New research conducted by NAPCO Research and commissioned by the Specialty Graphic Imaging Association (SGIA) evaluates the value and transformational influence of digital printing (i.e., inkjet and toner-based electrophotography) for retailers, including the ways they’re using digital printing, challenges faced in adoption, future interest, and level of understanding of programs.
The research shows that retailers are leveraging digital printing in multiple stages during the buying journey, with more than 80 percent using it for direct mail, and between 62 percent and 79 percent using it for promotional products, packaging and signage. Three-quarters of respondents say they have a very good or excellent understanding of the ways in which they can use digital printing.
The chief benefits retailers cited from their use of digital printing include increased customer engagement, cited by 49 percent of respondents; more effective marketing campaigns (i.e., increased return on investment vs. traditional print campaigns) and increased brand awareness, cited by 47 percent of respondents; and easier in-store signage change, cited by 31 percent of respondents.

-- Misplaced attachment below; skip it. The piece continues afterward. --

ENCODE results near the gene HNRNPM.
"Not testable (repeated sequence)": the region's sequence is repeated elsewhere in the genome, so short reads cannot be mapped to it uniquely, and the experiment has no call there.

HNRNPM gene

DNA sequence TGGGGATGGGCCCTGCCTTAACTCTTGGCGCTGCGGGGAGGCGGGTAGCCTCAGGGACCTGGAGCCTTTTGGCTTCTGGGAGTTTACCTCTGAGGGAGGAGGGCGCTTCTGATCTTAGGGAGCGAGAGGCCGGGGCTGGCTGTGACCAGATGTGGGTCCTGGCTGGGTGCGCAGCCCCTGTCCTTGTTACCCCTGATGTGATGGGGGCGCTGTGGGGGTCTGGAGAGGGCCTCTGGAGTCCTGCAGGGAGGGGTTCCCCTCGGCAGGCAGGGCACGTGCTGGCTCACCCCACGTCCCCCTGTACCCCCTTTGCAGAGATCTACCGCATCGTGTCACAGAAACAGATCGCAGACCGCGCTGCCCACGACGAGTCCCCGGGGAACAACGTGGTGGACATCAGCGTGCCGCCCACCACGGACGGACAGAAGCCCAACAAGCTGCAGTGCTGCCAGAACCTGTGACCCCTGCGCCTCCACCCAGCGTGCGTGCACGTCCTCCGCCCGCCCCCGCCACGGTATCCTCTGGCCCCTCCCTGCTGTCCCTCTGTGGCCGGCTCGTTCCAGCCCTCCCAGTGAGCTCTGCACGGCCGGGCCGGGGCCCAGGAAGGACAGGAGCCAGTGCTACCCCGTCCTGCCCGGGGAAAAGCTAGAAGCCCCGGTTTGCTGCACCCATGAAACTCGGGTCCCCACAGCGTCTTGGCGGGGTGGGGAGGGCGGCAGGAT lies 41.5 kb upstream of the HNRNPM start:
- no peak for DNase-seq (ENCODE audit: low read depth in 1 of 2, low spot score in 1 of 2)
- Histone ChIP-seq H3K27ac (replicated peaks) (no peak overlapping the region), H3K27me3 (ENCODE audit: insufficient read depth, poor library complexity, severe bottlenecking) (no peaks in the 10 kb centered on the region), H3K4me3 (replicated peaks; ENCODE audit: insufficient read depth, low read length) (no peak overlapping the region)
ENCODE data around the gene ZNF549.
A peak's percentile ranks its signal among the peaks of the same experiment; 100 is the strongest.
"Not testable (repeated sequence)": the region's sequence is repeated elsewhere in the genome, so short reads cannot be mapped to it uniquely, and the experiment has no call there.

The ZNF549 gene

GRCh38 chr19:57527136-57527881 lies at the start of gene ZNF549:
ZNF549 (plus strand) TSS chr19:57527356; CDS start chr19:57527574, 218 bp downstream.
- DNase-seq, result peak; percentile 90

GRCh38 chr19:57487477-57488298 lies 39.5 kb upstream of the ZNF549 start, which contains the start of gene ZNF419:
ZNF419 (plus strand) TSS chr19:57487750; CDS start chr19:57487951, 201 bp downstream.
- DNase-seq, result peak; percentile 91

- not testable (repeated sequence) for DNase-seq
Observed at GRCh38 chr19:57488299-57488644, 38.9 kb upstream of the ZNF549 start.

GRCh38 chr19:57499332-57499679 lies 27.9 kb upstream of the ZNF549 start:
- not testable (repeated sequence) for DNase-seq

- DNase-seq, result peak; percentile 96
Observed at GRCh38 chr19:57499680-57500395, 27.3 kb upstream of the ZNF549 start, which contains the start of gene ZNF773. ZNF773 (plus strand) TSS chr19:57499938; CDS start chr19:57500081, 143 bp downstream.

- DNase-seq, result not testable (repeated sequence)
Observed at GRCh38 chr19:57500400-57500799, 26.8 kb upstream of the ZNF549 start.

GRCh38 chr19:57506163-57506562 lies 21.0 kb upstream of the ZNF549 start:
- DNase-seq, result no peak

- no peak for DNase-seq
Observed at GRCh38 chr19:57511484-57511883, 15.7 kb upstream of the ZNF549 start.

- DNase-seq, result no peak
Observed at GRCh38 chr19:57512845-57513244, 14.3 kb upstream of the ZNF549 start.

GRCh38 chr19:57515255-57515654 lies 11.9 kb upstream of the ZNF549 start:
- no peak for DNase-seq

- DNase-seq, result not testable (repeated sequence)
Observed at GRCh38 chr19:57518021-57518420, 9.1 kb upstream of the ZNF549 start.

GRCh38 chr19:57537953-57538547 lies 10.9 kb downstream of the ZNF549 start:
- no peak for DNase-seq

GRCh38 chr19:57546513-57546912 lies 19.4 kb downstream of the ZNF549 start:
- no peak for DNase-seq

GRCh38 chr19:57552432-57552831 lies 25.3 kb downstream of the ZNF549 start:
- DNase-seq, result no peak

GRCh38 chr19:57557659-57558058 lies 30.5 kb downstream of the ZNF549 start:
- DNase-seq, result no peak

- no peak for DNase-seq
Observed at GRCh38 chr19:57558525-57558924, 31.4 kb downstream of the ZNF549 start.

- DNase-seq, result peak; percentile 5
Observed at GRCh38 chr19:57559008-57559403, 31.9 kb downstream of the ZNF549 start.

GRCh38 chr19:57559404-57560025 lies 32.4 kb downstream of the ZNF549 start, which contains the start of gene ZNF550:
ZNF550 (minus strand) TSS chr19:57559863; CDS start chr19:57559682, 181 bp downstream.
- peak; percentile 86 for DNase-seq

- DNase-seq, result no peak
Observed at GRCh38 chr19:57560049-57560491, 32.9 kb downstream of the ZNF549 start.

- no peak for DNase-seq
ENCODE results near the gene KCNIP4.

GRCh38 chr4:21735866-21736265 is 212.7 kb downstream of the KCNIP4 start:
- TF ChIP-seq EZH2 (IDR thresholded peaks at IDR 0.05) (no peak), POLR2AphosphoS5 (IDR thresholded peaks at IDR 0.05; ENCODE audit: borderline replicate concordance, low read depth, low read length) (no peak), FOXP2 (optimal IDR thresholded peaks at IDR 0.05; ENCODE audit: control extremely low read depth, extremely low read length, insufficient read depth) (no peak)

Conversely, the biggest challenges retailers have faced in deploying digital print programs are finding the right partners and identifying the right programs to implement, both identified by 53 percent of respondents. To overcome the challenges associated with the use of digital printing, retailers are attending events to learn more about the technology (43 percent), teaming with third-party data partners (40 percent), and hiring skilled digital printing staff (38 percent).
Despite the challenges identified with digital printing, there remains a tremendous opportunity for printers offering the technology — with a little incentive for retailers. More than half of retailers (56 percent) said they would be more inclined to increase their use of digital printing technology if service providers offered a trial program at a reduced cost.
Going forward, retailers should educate themselves on how their peers are using digital printing in their organizations. In addition, they should be talking to their printers to understand their digital printing capabilities. Retailers should segment customer data (e.g., purchase history, browsing history, abandoned carts, engagement with other marketing channels, etc.) so that it can be used as part of a personalized digital printing campaign.
Lastly, retailers that are still stuck in an “either or” scenario (either digital print OR online marketing campaigns) must recognize that print and online marketing channels are complementary, not competitive. Digital printing is another tool that retail marketers can use to personalize the customer journey, which is proven to drive results.
For more insights on digital printing and how retailers can use the technology as part of their omnichannel marketing mix, download NAPCO Research and SGIA’s report, Personalization and Digital Printing: Retail Marketers’ Secret Weapon.